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A Psychometric Analysis of CIWA-Ar in Acutely Ill and Injured Hospitalized Patients

Higgins, Jacob, BSN, RN, CCRN-K; Bugajski, Andrew A., PhD, RN; Church, Dirk, BSN, RN, CCRN; Oyler, Doug, PharmD; Parli, Sara, PharmD, BCCCP; Halcomb, Paula, DNP, APRN, ACNS-BC; Fryman, Lisa, DNP, RN; Bernard, Andrew C., MD

doi: 10.1097/JTN.0000000000000414
RESEARCH
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Alcohol withdrawal syndrome (AWS) manifests after alcohol-dependent individuals suddenly cease alcohol consumption. Clinical Institute Withdrawal Assessment-Alcohol, revised (CIWA-Ar) is a widely used tool to assess and guide treatment of AWS. CIWA-Ar was developed in voluntarily detoxification centers, and the reliability and validity of CIWA-Ar have been minimally evaluated in hospitalized patients. We performed a retrospective chart review of 479 cases of screening and treatment of AWS using CIWA-Ar, of which 118 were admitted to a trauma/orthopedic (T/O) service and 361 to an internal medicine (IM) service. Exploratory factor analyses with varimax rotation were applied for each population, and reliability testing was performed on the determined subscales. Exploratory factor analyses yielded 2 unique structures, each explaining 56% of the variance of CIWA-Ar. The IM group had a 3-factor structure with the Physical Disturbances (23%), Anxiety (19%), and Confusion (14%) subscales. The T/O group had a 2-factor structure with the Neurological Disturbances (36%) and Physical Disturbances (20%) subscales. Overall, Cronbach's alphas were acceptable (0.74 and 0.82 for IM and T/O, respectively); however, Cronbach's alphas for the IM subscales were 0.66 and 0.69 for physical disturbances and anxiety, respectively. Cronbach's alpha for the Confusion subscale was not calculated because only 1 scale item loaded. The subscales of the T/O factor structure yielded Cronbach's alphas of 0.81 for neurological disturbances and 0.62 for physical disturbances. Our analyses did not support the reliability or validity of CIWA-Ar in acutely ill or injured patients, warranting further investigation and tool development for AWS management in the hospital setting.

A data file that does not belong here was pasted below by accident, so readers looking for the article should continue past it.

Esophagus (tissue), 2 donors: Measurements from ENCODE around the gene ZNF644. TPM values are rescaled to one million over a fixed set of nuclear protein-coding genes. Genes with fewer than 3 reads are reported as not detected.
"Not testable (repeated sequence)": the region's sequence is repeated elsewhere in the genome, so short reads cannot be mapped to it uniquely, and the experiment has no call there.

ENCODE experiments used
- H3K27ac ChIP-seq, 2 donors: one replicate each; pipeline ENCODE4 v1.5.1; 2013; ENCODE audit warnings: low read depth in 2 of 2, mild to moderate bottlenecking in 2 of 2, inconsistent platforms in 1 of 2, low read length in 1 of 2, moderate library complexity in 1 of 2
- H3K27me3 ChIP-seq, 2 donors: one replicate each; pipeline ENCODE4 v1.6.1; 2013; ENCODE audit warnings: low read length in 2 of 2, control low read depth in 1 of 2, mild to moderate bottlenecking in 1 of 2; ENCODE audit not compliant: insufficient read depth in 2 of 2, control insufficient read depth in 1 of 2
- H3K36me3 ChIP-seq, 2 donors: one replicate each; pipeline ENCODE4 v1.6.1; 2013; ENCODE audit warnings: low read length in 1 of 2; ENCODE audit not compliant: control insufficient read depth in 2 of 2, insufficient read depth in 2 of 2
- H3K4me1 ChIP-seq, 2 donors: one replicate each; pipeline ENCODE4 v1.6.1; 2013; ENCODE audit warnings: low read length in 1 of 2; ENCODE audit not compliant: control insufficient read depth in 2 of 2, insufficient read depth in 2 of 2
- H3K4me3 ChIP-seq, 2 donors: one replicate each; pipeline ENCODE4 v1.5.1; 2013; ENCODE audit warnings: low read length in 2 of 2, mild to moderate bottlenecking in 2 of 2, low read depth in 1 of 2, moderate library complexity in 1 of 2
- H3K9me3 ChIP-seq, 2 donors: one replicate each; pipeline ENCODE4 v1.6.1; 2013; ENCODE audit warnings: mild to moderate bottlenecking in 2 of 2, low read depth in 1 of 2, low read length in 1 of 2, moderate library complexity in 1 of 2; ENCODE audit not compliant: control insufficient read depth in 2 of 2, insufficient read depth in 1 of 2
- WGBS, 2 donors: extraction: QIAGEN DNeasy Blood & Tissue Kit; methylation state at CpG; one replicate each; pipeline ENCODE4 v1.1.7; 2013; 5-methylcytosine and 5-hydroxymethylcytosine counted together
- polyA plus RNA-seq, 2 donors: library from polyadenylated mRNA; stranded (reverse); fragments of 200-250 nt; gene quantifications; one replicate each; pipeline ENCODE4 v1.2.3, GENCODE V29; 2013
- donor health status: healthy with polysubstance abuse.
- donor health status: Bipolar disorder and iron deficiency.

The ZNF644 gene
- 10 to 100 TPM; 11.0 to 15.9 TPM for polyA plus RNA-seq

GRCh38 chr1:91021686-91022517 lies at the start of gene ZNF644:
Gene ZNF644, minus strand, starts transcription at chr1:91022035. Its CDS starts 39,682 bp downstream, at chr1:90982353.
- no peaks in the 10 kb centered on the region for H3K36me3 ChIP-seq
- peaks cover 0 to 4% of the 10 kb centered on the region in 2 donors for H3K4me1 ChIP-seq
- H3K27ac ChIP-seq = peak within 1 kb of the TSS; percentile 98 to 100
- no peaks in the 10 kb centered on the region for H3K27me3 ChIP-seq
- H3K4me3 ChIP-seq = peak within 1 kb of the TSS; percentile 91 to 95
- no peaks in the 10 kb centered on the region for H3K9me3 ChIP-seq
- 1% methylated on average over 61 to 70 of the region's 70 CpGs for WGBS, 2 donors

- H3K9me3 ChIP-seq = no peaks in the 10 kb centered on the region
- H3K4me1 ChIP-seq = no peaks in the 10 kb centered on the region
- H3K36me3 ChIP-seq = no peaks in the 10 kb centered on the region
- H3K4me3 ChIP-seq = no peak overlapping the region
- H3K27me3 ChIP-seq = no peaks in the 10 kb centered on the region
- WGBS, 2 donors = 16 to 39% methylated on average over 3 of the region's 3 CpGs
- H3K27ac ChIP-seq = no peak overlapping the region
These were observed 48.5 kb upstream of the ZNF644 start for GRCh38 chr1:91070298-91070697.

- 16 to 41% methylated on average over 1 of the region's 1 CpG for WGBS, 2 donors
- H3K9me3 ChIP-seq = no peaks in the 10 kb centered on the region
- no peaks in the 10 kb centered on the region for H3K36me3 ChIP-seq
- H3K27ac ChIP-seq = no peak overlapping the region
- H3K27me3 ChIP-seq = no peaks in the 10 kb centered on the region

Departments of Surgery (Messrs Higgins and Church and Drs Oyler, Parli, Fryman, and Bernard) and Nursing Professional Practice and Support (Mr Higgins and Dr Halcomb), University of Kentucky, Lexington; and College of Nursing, University of South Florida, Tampa (Dr Bugajski).

Correspondence: Jacob Higgins, BSN, RN, CCRN-K, Departments of Surgery and Nursing Professional Practice and Support, University of Kentucky, 1000 South Limestone, Office A.07.261E, Lexington, KY 40536 (jake.higgins@uky.edu).

Author Contributions: J.H.: Designed the study, analyzed and interpreted data, composed the manuscript, revised the manuscript, and approved the final version. A.A.B.: Analyzed and interpreted data, assisted in composing parts of the manuscript, made critical revisions to the manuscript, and approved the final version. D.C.: Assisted in study design, made critical revisions to the manuscript, and approved the final version. D.O.: Assisted in study design, assisted in composing parts of the manuscript, made critical revisions to the manuscript, and approved the final version. S.P.: Assisted in study design, made critical revisions to the manuscript, and approved the final version. P.H.: Assisted in study design, made critical revisions to the manuscript, and approved the final version. L.F.: Assisted in study design, made critical revisions to the manuscript, and approved the final version. A.C.B.: Assisted in study design, made critical revisions to the manuscript, and approved the final version.

The authors declare no conflicts of interest.

Copyright © 2019 by the Society of Trauma Nurses.